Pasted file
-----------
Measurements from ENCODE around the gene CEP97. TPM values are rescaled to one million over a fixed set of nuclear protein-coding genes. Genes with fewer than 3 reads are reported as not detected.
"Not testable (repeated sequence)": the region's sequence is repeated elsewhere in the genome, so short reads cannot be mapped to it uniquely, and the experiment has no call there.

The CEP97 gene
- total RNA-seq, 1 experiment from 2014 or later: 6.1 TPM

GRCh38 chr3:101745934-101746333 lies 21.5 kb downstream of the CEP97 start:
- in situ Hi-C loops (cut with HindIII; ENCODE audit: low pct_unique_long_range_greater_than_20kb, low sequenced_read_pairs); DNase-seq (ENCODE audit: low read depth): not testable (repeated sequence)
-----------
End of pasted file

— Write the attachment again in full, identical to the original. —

Measurements from ENCODE around the gene CEP97. TPM values are rescaled to one million over a fixed set of nuclear protein-coding genes. Genes with fewer than 3 reads are reported as not detected.
"Not testable (repeated sequence)": the region's sequence is repeated elsewhere in the genome, so short reads cannot be mapped to it uniquely, and the experiment has no call there.

The CEP97 gene
- total RNA-seq, 1 experiment from 2014 or later: 6.1 TPM

GRCh38 chr3:101745934-101746333 lies 21.5 kb downstream of the CEP97 start:
- in situ Hi-C loops (cut with HindIII; ENCODE audit: low pct_unique_long_range_greater_than_20kb, low sequenced_read_pairs); DNase-seq (ENCODE audit: low read depth): not testable (repeated sequence)